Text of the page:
The Children and Youth Empowerment Centre, like the rest of the world, is facing both a health and an economic crisis. The shuttering of the Kenyan economy dried up their local sources of support and resulted in most of their ‘graduates’ losing their jobs. Rather than turn inward and ‘pull up the drawbridge,’ the CYEC has responded by reaching out to the community and taking in more children in need. They have received more than 30 additional young people, and they continue to provide medical care to the local community.

As noted by Paul Maina, founder of the CYEC, “Refusing to accept the children would signal withdrawal from the community’s struggle; it would be a succumbing to fear, understandable though this may be. Accepting the children at such a time signals commitment to the future of the community. It is an act of faith in times to come. As with any act of faith, there is not much for reassurance about the future. It is the commitment itself, and the will to succeed that comes from such commitment, that is the reassurance.”

Please join in this commitment to our shared future by supporting the work of the CYEC as you are able.

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These are unsettled and unsettling times for all of us. We're reminded of how we're connected as we share fears, but also as we share caring and compassion around the globe. 

The Children and Youth Empowerment Centre, along with the rest of Kenya and the world, has had to make adjustments to ensure the safety of the young people in our care. We've ensured we can maintain distances, and we're planting more vegetables and tubers in anticipation of future food shortages. We're also reaching out to highly vulnerable families in our neighborhood to provide what support we can. While shutting down the economy helps slow the spread of the virus, it's devastating for families that literally live hand to mouth.

Your support allows us to keep our children safe with nutritious food and medical care, and to provide a bit of a safety net for our youth who have lost their jobs. Together we can protect the people and institutions we love.

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In honor of your support of the Children & Youth Empowerment Centre in Kenya, we’ve composed a special version of The 12 Days of Christmas.  We think even those of you who don’t celebrate Christmas will enjoy! 

“On the first day of Christmas my true love gave to me a new polytechnic to equip and empower.”

In 2019, the CYEC opened a polytechnic to provide 21st century skills for youth from the Centre and similar programs. Current programs include catering, tailoring, computing, masonry and life-skills and leadership, with an agriculture program in development.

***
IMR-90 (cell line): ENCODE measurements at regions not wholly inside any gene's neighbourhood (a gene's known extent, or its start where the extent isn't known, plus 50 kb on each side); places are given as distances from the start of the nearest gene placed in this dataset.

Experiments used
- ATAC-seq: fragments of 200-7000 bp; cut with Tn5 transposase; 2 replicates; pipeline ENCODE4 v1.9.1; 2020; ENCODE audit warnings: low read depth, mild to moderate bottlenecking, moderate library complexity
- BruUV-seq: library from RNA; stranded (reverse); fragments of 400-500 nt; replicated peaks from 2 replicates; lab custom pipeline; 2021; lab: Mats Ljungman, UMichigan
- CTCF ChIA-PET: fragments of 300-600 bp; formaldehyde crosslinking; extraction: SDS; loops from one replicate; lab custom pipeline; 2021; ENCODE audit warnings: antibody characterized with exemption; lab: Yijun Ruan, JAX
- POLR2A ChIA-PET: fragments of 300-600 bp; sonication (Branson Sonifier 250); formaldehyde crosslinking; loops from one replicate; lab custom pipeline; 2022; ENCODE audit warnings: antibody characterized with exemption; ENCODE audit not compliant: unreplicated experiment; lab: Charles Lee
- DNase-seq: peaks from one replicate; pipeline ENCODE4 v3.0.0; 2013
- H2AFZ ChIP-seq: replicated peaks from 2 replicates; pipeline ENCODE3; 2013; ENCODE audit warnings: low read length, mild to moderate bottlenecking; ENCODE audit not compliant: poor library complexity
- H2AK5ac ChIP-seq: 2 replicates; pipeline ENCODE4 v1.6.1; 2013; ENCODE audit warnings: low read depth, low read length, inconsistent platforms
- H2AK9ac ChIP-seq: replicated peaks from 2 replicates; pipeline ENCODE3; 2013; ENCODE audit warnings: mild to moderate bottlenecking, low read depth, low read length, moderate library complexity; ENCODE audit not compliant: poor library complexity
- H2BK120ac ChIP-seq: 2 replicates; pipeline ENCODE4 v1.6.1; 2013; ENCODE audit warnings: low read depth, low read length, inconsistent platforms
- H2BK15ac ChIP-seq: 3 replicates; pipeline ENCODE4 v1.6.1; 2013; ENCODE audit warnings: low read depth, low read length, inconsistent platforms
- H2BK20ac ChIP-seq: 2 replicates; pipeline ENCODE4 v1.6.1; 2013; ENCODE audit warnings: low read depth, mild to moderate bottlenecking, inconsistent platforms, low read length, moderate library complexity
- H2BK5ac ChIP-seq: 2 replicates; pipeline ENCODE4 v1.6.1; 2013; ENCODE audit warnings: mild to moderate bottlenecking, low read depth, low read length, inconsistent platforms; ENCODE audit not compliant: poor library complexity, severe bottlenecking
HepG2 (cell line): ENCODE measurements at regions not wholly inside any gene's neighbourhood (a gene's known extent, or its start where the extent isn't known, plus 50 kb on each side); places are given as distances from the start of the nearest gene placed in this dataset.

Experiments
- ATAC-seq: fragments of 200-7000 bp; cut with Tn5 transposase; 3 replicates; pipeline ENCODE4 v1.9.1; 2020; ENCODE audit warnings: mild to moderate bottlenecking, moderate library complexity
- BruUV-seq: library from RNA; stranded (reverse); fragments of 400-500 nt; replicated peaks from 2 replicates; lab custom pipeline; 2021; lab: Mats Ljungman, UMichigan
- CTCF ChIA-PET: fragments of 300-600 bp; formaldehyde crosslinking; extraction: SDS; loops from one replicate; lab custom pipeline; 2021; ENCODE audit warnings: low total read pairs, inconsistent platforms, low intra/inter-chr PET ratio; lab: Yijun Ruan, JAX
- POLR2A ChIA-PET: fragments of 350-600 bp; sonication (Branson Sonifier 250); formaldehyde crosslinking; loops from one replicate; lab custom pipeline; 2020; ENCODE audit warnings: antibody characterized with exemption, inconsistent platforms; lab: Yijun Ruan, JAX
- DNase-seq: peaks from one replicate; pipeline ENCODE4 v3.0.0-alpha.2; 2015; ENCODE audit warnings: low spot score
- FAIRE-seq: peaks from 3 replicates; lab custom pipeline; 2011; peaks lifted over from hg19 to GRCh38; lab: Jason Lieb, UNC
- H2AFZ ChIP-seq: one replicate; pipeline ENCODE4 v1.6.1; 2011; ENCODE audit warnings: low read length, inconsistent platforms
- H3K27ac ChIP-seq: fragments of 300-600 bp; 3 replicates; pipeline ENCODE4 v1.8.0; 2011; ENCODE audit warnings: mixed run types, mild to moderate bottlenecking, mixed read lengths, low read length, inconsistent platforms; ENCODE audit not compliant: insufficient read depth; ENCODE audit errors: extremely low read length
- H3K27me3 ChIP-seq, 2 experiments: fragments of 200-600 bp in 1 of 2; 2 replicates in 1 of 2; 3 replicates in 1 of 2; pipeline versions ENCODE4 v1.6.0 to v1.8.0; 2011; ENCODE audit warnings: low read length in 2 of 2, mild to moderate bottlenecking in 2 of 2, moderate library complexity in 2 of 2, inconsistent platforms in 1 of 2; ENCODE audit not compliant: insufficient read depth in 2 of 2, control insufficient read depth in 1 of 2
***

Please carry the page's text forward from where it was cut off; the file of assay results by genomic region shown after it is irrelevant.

"On the second day of Christmas my true love gave to me two prefects leading and a new polytechnic to equip and empower.”

Over the past three summers, Kansas State students in the Staley School of Leadership Studies program guided the prefects through workshops to enable them to be effective leaders. Prefects mentor younger children and play a key leadership role in the functioning of the Centre. KSU students also led the first set of classes in leadership at the new polytechnic.

“On the third day of Christmas my true love gave to me three acres of vegetables, two prefects leading and a new polytechnic to equip and empower.”

Penn State ag students worked with youth in 2016 and 2018 to improve soil health in the shamba (garden) through mulching, composting and crop rotation.  Youth help grow veggies for the Centre year-round, earning income for themselves and providing healthy food for the children.

“On the fourth day of Christmas my true love gave to me four outreach programs, three acres of veggies, two prefects leading and a new polytechnic to equip and empower.”

The CYEC is a resource for local low-income families, providing fun days focused on literacy for young children. By supporting local education, they can help more children succeed, beyond those in the Centre, and help ensure fewer children end up on the streets.

“On the fifth day of Christmas my true love gave to me five collaborators exploring food security, four outreach programs, three acres of veggies, two prefects leading and a new polytechnic to equip and empower.”

In 2019, students from Penn State and Kansas State collaborated with local community health workers to carry out an assessment of food security in Nyeri county. The study sought to identify the prevalence and depth of food insecurity and to identify factors that lead to food insecurity, potentially contributing to the population of vulnerable children. Future outreach will target those at risk.